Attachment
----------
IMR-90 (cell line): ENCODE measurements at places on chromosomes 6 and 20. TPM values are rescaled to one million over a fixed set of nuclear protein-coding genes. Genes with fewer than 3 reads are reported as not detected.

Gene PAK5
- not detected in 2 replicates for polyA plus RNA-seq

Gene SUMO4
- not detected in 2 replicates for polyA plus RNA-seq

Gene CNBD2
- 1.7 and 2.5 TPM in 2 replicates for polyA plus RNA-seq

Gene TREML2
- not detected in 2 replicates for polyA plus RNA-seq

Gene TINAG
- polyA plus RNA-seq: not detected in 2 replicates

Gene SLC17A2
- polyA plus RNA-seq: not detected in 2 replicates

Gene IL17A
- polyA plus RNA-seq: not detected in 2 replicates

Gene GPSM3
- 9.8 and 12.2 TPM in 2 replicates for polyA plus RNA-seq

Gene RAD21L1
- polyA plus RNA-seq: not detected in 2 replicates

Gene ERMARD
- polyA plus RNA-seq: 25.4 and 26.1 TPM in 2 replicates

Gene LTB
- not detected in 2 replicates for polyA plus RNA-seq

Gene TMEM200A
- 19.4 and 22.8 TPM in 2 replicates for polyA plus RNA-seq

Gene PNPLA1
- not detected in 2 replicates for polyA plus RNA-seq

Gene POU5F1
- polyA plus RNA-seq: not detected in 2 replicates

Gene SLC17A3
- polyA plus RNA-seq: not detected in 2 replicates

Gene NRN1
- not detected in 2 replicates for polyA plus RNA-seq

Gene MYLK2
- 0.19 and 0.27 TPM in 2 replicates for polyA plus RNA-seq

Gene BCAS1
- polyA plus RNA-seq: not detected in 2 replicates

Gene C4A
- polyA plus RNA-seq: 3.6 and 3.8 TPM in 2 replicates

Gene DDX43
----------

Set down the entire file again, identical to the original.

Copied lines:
IMR-90 (cell line): ENCODE measurements at places on chromosomes 6 and 20. TPM values are rescaled to one million over a fixed set of nuclear protein-coding genes. Genes with fewer than 3 reads are reported as not detected.

Gene PAK5
- not detected in 2 replicates for polyA plus RNA-seq

Gene SUMO4
- not detected in 2 replicates for polyA plus RNA-seq

Gene CNBD2
- 1.7 and 2.5 TPM in 2 replicates for polyA plus RNA-seq

Gene TREML2
- not detected in 2 replicates for polyA plus RNA-seq

Gene TINAG
- polyA plus RNA-seq: not detected in 2 replicates

Gene SLC17A2
- polyA plus RNA-seq: not detected in 2 replicates

Gene IL17A
- polyA plus RNA-seq: not detected in 2 replicates

Gene GPSM3
- 9.8 and 12.2 TPM in 2 replicates for polyA plus RNA-seq

Gene RAD21L1
- polyA plus RNA-seq: not detected in 2 replicates

Gene ERMARD
- polyA plus RNA-seq: 25.4 and 26.1 TPM in 2 replicates

Gene LTB
- not detected in 2 replicates for polyA plus RNA-seq

Gene TMEM200A
- 19.4 and 22.8 TPM in 2 replicates for polyA plus RNA-seq

Gene PNPLA1
- not detected in 2 replicates for polyA plus RNA-seq

Gene POU5F1
- polyA plus RNA-seq: not detected in 2 replicates

Gene SLC17A3
- polyA plus RNA-seq: not detected in 2 replicates

Gene NRN1
- not detected in 2 replicates for polyA plus RNA-seq

Gene MYLK2
- 0.19 and 0.27 TPM in 2 replicates for polyA plus RNA-seq

Gene BCAS1
- polyA plus RNA-seq: not detected in 2 replicates

Gene C4A
- polyA plus RNA-seq: 3.6 and 3.8 TPM in 2 replicates

Gene DDX43